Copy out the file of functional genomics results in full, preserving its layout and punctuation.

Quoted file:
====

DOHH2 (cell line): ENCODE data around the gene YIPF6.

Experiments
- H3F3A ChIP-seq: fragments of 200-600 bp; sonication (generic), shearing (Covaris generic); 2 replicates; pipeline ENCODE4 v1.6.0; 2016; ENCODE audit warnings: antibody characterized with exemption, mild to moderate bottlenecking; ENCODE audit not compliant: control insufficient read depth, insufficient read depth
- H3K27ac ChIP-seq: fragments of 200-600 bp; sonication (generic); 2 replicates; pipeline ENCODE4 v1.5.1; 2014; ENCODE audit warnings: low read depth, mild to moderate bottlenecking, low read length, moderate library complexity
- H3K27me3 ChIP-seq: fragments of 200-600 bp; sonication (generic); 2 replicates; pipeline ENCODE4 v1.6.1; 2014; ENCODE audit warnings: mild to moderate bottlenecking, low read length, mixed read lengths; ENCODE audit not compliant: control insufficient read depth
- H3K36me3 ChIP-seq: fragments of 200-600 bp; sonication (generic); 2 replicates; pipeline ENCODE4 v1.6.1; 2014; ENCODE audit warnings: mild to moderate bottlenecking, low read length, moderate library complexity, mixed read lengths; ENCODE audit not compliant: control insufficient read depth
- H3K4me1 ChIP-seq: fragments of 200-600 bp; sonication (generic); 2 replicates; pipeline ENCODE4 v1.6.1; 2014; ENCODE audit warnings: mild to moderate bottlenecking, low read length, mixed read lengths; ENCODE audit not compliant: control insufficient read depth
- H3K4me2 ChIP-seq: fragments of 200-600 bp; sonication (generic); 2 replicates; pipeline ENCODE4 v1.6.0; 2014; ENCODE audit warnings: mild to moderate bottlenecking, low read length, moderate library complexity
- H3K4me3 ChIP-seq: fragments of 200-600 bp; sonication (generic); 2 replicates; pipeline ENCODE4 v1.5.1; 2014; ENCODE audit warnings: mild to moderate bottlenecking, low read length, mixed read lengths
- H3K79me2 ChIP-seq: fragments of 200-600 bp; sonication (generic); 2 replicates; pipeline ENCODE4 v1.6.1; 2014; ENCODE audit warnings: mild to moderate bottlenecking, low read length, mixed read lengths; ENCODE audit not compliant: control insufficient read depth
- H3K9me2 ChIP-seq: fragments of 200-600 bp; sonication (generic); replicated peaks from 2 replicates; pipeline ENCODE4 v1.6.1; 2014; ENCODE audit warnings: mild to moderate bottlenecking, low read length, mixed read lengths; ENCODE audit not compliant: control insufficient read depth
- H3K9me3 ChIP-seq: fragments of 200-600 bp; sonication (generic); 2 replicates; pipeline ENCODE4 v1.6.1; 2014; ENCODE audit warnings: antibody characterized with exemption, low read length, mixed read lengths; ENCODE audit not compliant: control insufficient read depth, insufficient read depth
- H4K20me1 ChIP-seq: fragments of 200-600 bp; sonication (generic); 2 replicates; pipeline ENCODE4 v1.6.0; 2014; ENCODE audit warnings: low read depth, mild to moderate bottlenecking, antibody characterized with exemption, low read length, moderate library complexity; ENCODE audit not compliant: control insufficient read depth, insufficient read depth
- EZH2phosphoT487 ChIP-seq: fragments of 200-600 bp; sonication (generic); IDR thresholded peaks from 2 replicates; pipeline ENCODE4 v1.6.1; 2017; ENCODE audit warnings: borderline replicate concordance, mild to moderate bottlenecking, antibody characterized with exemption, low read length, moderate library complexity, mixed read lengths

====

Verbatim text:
DOHH2 (cell line): ENCODE data around the gene YIPF6.

Experiments
- H3F3A ChIP-seq: fragments of 200-600 bp; sonication (generic), shearing (Covaris generic); 2 replicates; pipeline ENCODE4 v1.6.0; 2016; ENCODE audit warnings: antibody characterized with exemption, mild to moderate bottlenecking; ENCODE audit not compliant: control insufficient read depth, insufficient read depth
- H3K27ac ChIP-seq: fragments of 200-600 bp; sonication (generic); 2 replicates; pipeline ENCODE4 v1.5.1; 2014; ENCODE audit warnings: low read depth, mild to moderate bottlenecking, low read length, moderate library complexity
- H3K27me3 ChIP-seq: fragments of 200-600 bp; sonication (generic); 2 replicates; pipeline ENCODE4 v1.6.1; 2014; ENCODE audit warnings: mild to moderate bottlenecking, low read length, mixed read lengths; ENCODE audit not compliant: control insufficient read depth
- H3K36me3 ChIP-seq: fragments of 200-600 bp; sonication (generic); 2 replicates; pipeline ENCODE4 v1.6.1; 2014; ENCODE audit warnings: mild to moderate bottlenecking, low read length, moderate library complexity, mixed read lengths; ENCODE audit not compliant: control insufficient read depth
- H3K4me1 ChIP-seq: fragments of 200-600 bp; sonication (generic); 2 replicates; pipeline ENCODE4 v1.6.1; 2014; ENCODE audit warnings: mild to moderate bottlenecking, low read length, mixed read lengths; ENCODE audit not compliant: control insufficient read depth
- H3K4me2 ChIP-seq: fragments of 200-600 bp; sonication (generic); 2 replicates; pipeline ENCODE4 v1.6.0; 2014; ENCODE audit warnings: mild to moderate bottlenecking, low read length, moderate library complexity
- H3K4me3 ChIP-seq: fragments of 200-600 bp; sonication (generic); 2 replicates; pipeline ENCODE4 v1.5.1; 2014; ENCODE audit warnings: mild to moderate bottlenecking, low read length, mixed read lengths
- H3K79me2 ChIP-seq: fragments of 200-600 bp; sonication (generic); 2 replicates; pipeline ENCODE4 v1.6.1; 2014; ENCODE audit warnings: mild to moderate bottlenecking, low read length, mixed read lengths; ENCODE audit not compliant: control insufficient read depth
- H3K9me2 ChIP-seq: fragments of 200-600 bp; sonication (generic); replicated peaks from 2 replicates; pipeline ENCODE4 v1.6.1; 2014; ENCODE audit warnings: mild to moderate bottlenecking, low read length, mixed read lengths; ENCODE audit not compliant: control insufficient read depth
- H3K9me3 ChIP-seq: fragments of 200-600 bp; sonication (generic); 2 replicates; pipeline ENCODE4 v1.6.1; 2014; ENCODE audit warnings: antibody characterized with exemption, low read length, mixed read lengths; ENCODE audit not compliant: control insufficient read depth, insufficient read depth
- H4K20me1 ChIP-seq: fragments of 200-600 bp; sonication (generic); 2 replicates; pipeline ENCODE4 v1.6.0; 2014; ENCODE audit warnings: low read depth, mild to moderate bottlenecking, antibody characterized with exemption, low read length, moderate library complexity; ENCODE audit not compliant: control insufficient read depth, insufficient read depth
- EZH2phosphoT487 ChIP-seq: fragments of 200-600 bp; sonication (generic); IDR thresholded peaks from 2 replicates; pipeline ENCODE4 v1.6.1; 2017; ENCODE audit warnings: borderline replicate concordance, mild to moderate bottlenecking, antibody characterized with exemption, low read length, moderate library complexity, mixed read lengths